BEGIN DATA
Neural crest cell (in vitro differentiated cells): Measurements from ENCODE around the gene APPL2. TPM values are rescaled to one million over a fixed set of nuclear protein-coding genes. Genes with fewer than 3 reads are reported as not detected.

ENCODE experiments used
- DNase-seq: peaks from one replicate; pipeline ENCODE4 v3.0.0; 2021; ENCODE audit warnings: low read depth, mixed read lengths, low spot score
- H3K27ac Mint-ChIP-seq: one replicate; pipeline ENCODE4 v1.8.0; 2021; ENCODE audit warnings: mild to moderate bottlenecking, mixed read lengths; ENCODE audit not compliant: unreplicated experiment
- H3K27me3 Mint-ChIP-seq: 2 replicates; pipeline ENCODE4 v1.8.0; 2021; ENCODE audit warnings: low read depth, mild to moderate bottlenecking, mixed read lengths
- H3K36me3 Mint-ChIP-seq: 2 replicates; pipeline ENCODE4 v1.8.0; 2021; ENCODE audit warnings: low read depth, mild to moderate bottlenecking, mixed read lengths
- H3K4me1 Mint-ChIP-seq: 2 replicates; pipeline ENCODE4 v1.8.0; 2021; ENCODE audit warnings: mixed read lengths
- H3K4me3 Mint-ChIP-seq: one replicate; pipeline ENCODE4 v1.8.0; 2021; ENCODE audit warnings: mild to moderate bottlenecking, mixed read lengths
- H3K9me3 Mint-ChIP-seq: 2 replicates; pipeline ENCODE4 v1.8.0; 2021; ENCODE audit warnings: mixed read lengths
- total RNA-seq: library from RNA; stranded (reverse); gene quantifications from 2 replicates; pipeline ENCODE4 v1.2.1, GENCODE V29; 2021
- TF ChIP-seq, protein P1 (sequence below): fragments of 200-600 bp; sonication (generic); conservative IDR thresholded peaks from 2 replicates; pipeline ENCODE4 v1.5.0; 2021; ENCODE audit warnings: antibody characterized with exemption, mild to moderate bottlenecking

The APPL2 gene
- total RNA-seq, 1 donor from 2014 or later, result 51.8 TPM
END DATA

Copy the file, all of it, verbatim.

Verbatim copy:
Neural crest cell (in vitro differentiated cells): Measurements from ENCODE around the gene APPL2. TPM values are rescaled to one million over a fixed set of nuclear protein-coding genes. Genes with fewer than 3 reads are reported as not detected.

ENCODE experiments used
- DNase-seq: peaks from one replicate; pipeline ENCODE4 v3.0.0; 2021; ENCODE audit warnings: low read depth, mixed read lengths, low spot score
- H3K27ac Mint-ChIP-seq: one replicate; pipeline ENCODE4 v1.8.0; 2021; ENCODE audit warnings: mild to moderate bottlenecking, mixed read lengths; ENCODE audit not compliant: unreplicated experiment
- H3K27me3 Mint-ChIP-seq: 2 replicates; pipeline ENCODE4 v1.8.0; 2021; ENCODE audit warnings: low read depth, mild to moderate bottlenecking, mixed read lengths
- H3K36me3 Mint-ChIP-seq: 2 replicates; pipeline ENCODE4 v1.8.0; 2021; ENCODE audit warnings: low read depth, mild to moderate bottlenecking, mixed read lengths
- H3K4me1 Mint-ChIP-seq: 2 replicates; pipeline ENCODE4 v1.8.0; 2021; ENCODE audit warnings: mixed read lengths
- H3K4me3 Mint-ChIP-seq: one replicate; pipeline ENCODE4 v1.8.0; 2021; ENCODE audit warnings: mild to moderate bottlenecking, mixed read lengths
- H3K9me3 Mint-ChIP-seq: 2 replicates; pipeline ENCODE4 v1.8.0; 2021; ENCODE audit warnings: mixed read lengths
- total RNA-seq: library from RNA; stranded (reverse); gene quantifications from 2 replicates; pipeline ENCODE4 v1.2.1, GENCODE V29; 2021
- TF ChIP-seq, protein P1 (sequence below): fragments of 200-600 bp; sonication (generic); conservative IDR thresholded peaks from 2 replicates; pipeline ENCODE4 v1.5.0; 2021; ENCODE audit warnings: antibody characterized with exemption, mild to moderate bottlenecking

The APPL2 gene
- total RNA-seq, 1 donor from 2014 or later, result 51.8 TPM